keywords = "Residential Solid Fuel, Health Impacts , Developed Countries , Air Pollutants , Climate Change",
author = "John MacIntyre and {Rainey Keers}, Karina and Marie Vaganay",
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AU - Rainey Keers, Karina

AU - Vaganay, Marie

PY - 2016/4/11

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N2 - This paper is intended to source literature, identifying the adverse impacts on human health, from the pollutants released from residential burning from both fossil fuel and biomass sources. The literature sourced was ascertained through the conduction of a systematic literature review. The author assessed peer-reviewed English language articles, which had been published within the last five years. The studies reviewed indicated a clear increase in the burning of residential solid fuels. The findings suggest that residential solid fuel combustion is occurring in developed coun-tries, primarily as a secondary source of heating during the winter months. The study concluded that similarly to bituminous coal, the domestic burning of wood also had adverse effects on human health. The intentions of UK Climate Change Act 2008 are to achieve an 80% reduction by the year 2050 in the net carbon account from the 1990 baseline. It is recommended for countries to meet the European 2050 targets, long-term measures need to be adopted. This includes switching from residential solid fuel burning to heating methods such as oil and gas, which are necessary in im-proving overall air quality and public health. A Review of Literature on Residential Solid Fuel Burning, and Consequently the Implications of Meeting the European 2050 Low-Carbon Targets. Available from: https://www.researchgate.net/publication/301270976_A_Review_of_Literature_on_Residential_Solid_Fuel_Burning_and_Consequently_the_Implications_of_Meeting_the_European_2050_Low-Carbon_Targets [accessed Jun 06 2018].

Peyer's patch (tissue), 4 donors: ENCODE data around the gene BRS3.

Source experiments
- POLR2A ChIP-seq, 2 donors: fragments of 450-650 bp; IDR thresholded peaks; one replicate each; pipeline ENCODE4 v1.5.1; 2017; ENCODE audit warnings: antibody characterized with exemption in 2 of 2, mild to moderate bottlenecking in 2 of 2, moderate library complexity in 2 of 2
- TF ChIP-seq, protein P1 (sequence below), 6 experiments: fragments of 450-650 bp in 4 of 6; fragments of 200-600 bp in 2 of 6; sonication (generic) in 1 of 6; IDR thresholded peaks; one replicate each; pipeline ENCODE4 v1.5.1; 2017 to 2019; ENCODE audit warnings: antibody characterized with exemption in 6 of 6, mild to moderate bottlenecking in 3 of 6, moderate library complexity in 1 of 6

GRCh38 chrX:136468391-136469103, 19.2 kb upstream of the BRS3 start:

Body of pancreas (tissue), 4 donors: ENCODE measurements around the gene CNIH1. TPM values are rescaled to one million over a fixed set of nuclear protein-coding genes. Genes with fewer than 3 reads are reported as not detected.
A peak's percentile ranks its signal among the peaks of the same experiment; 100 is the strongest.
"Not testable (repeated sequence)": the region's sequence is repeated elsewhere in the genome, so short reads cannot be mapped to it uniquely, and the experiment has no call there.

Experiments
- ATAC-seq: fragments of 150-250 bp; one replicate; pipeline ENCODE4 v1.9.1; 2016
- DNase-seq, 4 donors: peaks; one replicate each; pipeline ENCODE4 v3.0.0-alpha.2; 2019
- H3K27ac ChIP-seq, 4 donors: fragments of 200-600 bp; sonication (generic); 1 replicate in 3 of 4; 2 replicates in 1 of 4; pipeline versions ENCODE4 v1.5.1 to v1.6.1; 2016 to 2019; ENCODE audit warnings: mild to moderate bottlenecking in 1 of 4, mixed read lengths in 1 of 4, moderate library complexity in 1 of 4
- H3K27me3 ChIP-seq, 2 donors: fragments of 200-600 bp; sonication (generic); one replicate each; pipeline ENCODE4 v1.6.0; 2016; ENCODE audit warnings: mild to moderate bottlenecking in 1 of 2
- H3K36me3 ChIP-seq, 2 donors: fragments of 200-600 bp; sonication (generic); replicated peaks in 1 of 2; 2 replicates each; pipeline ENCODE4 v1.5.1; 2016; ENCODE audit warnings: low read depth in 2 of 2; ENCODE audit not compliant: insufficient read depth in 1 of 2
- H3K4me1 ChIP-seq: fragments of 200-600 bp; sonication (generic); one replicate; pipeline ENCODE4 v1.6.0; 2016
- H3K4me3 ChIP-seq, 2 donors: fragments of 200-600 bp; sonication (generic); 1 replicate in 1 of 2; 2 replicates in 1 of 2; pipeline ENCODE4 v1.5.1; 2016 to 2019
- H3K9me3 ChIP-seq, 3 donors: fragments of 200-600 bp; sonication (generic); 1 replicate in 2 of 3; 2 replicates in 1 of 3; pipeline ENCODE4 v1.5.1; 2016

AB - This paper is intended to source literature, identifying the adverse impacts on human health, from the pollutants released from residential burning from both fossil fuel and biomass sources. The literature sourced was ascertained through the conduction of a systematic literature review. The author assessed peer-reviewed English language articles, which had been published within the last five years. The studies reviewed indicated a clear increase in the burning of residential solid fuels. The findings suggest that residential solid fuel combustion is occurring in developed coun-tries, primarily as a secondary source of heating during the winter months. The study concluded that similarly to bituminous coal, the domestic burning of wood also had adverse effects on human health. The intentions of UK Climate Change Act 2008 are to achieve an 80% reduction by the year 2050 in the net carbon account from the 1990 baseline. It is recommended for countries to meet the European 2050 targets, long-term measures need to be adopted. This includes switching from residential solid fuel burning to heating methods such as oil and gas, which are necessary in im-proving overall air quality and public health. A Review of Literature on Residential Solid Fuel Burning, and Consequently the Implications of Meeting the European 2050 Low-Carbon Targets. Available from: https://www.researchgate.net/publication/301270976_A_Review_of_Literature_on_Residential_Solid_Fuel_Burning_and_Consequently_the_Implications_of_Meeting_the_European_2050_Low-Carbon_Targets [accessed Jun 06 2018].